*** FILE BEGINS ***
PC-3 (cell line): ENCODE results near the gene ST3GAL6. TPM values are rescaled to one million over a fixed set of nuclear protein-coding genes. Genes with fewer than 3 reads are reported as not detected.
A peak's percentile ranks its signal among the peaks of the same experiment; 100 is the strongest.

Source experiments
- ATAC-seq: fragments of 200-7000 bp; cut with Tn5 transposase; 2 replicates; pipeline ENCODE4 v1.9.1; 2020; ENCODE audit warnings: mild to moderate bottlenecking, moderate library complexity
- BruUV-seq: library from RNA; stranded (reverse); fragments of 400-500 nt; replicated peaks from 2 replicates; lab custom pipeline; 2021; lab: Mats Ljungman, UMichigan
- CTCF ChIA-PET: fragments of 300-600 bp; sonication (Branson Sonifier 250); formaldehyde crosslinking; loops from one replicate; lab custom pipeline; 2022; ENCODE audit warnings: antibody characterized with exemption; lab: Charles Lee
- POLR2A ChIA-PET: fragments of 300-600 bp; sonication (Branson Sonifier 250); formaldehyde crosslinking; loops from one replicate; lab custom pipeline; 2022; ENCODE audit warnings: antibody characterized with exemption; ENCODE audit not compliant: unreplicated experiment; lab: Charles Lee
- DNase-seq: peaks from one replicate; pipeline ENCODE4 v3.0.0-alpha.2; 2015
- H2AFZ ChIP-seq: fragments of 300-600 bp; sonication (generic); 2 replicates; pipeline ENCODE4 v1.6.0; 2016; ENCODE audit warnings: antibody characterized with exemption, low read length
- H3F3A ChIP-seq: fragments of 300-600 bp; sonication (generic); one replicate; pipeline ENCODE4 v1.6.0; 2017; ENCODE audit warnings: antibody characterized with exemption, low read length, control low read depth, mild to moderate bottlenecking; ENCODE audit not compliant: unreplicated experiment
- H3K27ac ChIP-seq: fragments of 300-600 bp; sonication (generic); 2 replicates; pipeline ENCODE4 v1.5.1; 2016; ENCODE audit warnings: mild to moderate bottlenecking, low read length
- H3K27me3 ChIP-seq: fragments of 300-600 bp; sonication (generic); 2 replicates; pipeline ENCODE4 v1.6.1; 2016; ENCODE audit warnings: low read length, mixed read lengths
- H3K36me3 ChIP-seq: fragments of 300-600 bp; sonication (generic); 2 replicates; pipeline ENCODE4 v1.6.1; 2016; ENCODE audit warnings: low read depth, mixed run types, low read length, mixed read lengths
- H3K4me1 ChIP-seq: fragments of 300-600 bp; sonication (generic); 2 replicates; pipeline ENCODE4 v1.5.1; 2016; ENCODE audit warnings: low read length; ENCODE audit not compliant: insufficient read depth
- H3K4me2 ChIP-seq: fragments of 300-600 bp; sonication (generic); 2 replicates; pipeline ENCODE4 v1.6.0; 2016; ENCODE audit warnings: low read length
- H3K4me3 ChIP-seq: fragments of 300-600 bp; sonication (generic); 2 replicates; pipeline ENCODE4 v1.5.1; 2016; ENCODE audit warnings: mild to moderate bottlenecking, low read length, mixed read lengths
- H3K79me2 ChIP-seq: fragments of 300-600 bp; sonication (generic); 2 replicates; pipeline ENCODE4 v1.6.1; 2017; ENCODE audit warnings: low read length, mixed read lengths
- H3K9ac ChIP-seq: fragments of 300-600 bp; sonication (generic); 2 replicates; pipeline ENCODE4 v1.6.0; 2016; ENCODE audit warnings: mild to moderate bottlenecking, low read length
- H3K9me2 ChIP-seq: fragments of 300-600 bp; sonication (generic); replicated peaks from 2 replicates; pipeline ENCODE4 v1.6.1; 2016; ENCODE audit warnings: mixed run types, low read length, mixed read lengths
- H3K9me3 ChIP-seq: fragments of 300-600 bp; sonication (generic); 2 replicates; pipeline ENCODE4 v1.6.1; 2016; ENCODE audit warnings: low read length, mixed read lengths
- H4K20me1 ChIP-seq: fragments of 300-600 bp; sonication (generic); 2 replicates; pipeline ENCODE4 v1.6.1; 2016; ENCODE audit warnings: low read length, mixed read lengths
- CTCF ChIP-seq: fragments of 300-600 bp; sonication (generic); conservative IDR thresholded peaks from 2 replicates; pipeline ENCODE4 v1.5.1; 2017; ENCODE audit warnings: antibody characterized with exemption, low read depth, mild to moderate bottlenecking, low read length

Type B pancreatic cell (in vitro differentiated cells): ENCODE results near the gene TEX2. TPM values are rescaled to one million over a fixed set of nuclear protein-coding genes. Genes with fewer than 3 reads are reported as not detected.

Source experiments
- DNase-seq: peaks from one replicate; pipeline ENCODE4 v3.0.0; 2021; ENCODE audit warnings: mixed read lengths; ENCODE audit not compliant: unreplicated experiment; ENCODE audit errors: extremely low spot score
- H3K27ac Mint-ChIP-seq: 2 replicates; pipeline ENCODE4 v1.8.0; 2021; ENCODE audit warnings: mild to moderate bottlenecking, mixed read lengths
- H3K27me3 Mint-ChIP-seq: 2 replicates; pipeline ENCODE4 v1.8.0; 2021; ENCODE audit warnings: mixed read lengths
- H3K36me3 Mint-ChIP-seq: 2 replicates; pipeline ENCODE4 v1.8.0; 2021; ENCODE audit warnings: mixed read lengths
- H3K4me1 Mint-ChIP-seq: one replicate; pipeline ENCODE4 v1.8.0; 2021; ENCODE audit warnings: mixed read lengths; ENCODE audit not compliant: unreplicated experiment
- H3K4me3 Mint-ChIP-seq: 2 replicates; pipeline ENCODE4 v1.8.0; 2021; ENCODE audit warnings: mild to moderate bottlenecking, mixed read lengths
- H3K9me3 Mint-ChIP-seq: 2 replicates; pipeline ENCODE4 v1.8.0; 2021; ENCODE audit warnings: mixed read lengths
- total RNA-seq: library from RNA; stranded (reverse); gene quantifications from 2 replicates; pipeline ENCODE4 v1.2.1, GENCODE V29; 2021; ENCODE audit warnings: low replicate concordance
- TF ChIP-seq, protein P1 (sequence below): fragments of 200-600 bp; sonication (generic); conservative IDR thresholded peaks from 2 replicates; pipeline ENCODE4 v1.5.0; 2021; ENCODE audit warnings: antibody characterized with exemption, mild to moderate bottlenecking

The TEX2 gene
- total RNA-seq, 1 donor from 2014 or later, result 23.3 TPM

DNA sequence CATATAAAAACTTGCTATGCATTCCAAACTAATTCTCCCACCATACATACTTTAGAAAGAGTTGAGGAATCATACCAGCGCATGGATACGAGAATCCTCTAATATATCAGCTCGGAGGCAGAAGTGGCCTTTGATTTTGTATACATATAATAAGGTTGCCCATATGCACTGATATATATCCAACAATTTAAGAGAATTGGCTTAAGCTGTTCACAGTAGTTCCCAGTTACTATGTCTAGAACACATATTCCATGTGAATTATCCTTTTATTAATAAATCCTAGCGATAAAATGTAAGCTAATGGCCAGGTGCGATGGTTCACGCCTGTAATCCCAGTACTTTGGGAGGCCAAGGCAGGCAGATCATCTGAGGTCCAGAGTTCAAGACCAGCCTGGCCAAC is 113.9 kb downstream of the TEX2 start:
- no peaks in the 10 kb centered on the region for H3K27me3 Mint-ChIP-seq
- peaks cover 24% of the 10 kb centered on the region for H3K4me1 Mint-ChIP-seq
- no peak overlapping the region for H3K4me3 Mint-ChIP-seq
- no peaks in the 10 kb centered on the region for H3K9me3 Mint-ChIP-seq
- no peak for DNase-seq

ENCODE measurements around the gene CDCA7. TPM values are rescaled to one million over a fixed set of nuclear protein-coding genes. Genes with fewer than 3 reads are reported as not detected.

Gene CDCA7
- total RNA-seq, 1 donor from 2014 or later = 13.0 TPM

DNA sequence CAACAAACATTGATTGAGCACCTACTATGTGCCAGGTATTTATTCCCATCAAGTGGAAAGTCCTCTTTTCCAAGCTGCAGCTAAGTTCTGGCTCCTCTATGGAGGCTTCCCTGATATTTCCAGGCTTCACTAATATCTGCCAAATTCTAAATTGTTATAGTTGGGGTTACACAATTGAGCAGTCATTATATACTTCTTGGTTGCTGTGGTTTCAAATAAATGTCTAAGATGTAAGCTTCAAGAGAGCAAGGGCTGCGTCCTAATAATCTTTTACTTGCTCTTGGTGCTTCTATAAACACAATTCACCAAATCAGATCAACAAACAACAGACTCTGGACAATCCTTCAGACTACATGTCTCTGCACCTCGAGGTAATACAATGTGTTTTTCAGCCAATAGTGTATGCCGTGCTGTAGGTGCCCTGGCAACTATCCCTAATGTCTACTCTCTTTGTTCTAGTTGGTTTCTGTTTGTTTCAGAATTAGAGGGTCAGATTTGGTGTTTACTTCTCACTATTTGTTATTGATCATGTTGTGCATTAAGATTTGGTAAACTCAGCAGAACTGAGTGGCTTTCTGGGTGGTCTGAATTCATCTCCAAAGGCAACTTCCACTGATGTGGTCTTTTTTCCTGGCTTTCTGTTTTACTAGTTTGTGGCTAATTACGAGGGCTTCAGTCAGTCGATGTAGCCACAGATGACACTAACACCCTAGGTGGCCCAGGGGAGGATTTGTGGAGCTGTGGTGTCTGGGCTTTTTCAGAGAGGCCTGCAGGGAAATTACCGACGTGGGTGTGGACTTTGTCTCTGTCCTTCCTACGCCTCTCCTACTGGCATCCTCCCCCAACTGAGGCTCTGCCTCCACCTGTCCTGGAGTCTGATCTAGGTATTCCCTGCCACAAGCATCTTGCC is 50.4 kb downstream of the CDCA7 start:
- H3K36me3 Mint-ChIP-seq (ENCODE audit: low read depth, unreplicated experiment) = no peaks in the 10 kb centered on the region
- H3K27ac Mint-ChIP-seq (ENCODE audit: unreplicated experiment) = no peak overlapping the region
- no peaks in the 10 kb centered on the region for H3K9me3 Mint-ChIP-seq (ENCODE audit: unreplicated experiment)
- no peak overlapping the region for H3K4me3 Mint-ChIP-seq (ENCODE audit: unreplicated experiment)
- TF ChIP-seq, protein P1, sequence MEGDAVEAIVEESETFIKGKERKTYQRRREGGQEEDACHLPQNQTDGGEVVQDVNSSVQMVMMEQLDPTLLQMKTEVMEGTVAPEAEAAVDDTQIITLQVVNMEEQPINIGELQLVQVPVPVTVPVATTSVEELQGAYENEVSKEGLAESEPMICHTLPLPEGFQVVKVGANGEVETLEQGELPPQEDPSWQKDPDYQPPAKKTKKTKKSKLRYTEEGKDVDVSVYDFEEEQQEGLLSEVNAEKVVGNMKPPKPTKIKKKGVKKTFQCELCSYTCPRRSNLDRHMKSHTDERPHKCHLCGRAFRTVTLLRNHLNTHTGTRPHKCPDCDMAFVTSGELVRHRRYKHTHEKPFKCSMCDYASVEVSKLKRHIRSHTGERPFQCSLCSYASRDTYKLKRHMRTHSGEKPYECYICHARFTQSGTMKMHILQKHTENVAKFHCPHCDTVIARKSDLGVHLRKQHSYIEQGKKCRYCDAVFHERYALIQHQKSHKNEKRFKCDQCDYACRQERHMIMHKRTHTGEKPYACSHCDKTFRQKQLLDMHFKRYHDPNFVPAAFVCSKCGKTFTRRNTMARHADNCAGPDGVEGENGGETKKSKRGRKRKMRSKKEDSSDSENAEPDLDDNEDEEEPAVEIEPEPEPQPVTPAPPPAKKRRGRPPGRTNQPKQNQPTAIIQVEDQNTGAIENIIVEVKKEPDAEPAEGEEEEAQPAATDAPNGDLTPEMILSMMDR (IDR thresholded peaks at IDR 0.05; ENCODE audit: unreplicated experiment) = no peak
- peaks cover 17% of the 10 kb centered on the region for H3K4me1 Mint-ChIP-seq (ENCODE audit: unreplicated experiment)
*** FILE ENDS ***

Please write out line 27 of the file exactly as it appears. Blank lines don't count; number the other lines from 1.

- H3K27me3 Mint-ChIP-seq: 2 replicates; pipeline ENCODE4 v1.8.0; 2021; ENCODE audit warnings: mixed read lengths